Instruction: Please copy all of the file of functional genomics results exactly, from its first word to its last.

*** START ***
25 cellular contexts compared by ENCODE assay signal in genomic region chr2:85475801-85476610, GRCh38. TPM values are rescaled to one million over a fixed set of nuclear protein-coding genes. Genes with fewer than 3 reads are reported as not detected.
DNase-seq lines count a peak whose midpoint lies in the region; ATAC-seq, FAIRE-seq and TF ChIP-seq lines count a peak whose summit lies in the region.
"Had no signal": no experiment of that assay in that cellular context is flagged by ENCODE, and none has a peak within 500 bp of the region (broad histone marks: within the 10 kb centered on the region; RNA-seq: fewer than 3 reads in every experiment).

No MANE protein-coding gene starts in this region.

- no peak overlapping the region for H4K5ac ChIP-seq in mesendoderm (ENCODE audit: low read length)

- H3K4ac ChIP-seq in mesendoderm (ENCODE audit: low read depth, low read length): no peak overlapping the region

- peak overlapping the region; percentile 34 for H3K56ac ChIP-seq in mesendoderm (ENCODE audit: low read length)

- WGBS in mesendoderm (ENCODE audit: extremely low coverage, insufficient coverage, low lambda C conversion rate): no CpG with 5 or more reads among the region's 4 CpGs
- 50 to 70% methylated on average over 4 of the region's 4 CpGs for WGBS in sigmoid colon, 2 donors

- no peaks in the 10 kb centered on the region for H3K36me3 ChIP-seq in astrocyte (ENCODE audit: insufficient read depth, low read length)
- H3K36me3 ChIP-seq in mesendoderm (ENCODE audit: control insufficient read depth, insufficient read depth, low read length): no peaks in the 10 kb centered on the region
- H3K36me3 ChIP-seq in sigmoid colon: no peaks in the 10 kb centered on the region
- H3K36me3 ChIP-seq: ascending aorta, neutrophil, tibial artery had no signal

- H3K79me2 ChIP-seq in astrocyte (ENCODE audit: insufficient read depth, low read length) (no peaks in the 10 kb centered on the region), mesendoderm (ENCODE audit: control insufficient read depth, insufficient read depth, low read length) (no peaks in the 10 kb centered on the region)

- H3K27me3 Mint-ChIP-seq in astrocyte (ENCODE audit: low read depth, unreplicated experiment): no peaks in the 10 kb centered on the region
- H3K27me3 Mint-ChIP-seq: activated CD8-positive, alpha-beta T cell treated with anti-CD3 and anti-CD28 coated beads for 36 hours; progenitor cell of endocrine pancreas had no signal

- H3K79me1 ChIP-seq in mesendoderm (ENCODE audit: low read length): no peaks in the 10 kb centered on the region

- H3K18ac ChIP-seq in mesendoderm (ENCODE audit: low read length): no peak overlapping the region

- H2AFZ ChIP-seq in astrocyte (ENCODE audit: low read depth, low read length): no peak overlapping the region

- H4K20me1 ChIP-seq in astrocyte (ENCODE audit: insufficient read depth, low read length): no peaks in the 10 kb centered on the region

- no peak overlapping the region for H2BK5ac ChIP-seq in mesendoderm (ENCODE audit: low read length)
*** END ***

25 cellular contexts compared by ENCODE assay signal in genomic region chr2:85475801-85476610, GRCh38. TPM values are rescaled to one million over a fixed set of nuclear protein-coding genes. Genes with fewer than 3 reads are reported as not detected.
DNase-seq lines count a peak whose midpoint lies in the region; ATAC-seq, FAIRE-seq and TF ChIP-seq lines count a peak whose summit lies in the region.
"Had no signal": no experiment of that assay in that cellular context is flagged by ENCODE, and none has a peak within 500 bp of the region (broad histone marks: within the 10 kb centered on the region; RNA-seq: fewer than 3 reads in every experiment).

No MANE protein-coding gene starts in this region.

- no peak overlapping the region for H4K5ac ChIP-seq in mesendoderm (ENCODE audit: low read length)

- H3K4ac ChIP-seq in mesendoderm (ENCODE audit: low read depth, low read length): no peak overlapping the region

- peak overlapping the region; percentile 34 for H3K56ac ChIP-seq in mesendoderm (ENCODE audit: low read length)

- WGBS in mesendoderm (ENCODE audit: extremely low coverage, insufficient coverage, low lambda C conversion rate): no CpG with 5 or more reads among the region's 4 CpGs
- 50 to 70% methylated on average over 4 of the region's 4 CpGs for WGBS in sigmoid colon, 2 donors

- no peaks in the 10 kb centered on the region for H3K36me3 ChIP-seq in astrocyte (ENCODE audit: insufficient read depth, low read length)
- H3K36me3 ChIP-seq in mesendoderm (ENCODE audit: control insufficient read depth, insufficient read depth, low read length): no peaks in the 10 kb centered on the region
- H3K36me3 ChIP-seq in sigmoid colon: no peaks in the 10 kb centered on the region
- H3K36me3 ChIP-seq: ascending aorta, neutrophil, tibial artery had no signal

- H3K79me2 ChIP-seq in astrocyte (ENCODE audit: insufficient read depth, low read length) (no peaks in the 10 kb centered on the region), mesendoderm (ENCODE audit: control insufficient read depth, insufficient read depth, low read length) (no peaks in the 10 kb centered on the region)

- H3K27me3 Mint-ChIP-seq in astrocyte (ENCODE audit: low read depth, unreplicated experiment): no peaks in the 10 kb centered on the region
- H3K27me3 Mint-ChIP-seq: activated CD8-positive, alpha-beta T cell treated with anti-CD3 and anti-CD28 coated beads for 36 hours; progenitor cell of endocrine pancreas had no signal

- H3K79me1 ChIP-seq in mesendoderm (ENCODE audit: low read length): no peaks in the 10 kb centered on the region

- H3K18ac ChIP-seq in mesendoderm (ENCODE audit: low read length): no peak overlapping the region

- H2AFZ ChIP-seq in astrocyte (ENCODE audit: low read depth, low read length): no peak overlapping the region

- H4K20me1 ChIP-seq in astrocyte (ENCODE audit: insufficient read depth, low read length): no peaks in the 10 kb centered on the region

- no peak overlapping the region for H2BK5ac ChIP-seq in mesendoderm (ENCODE audit: low read length)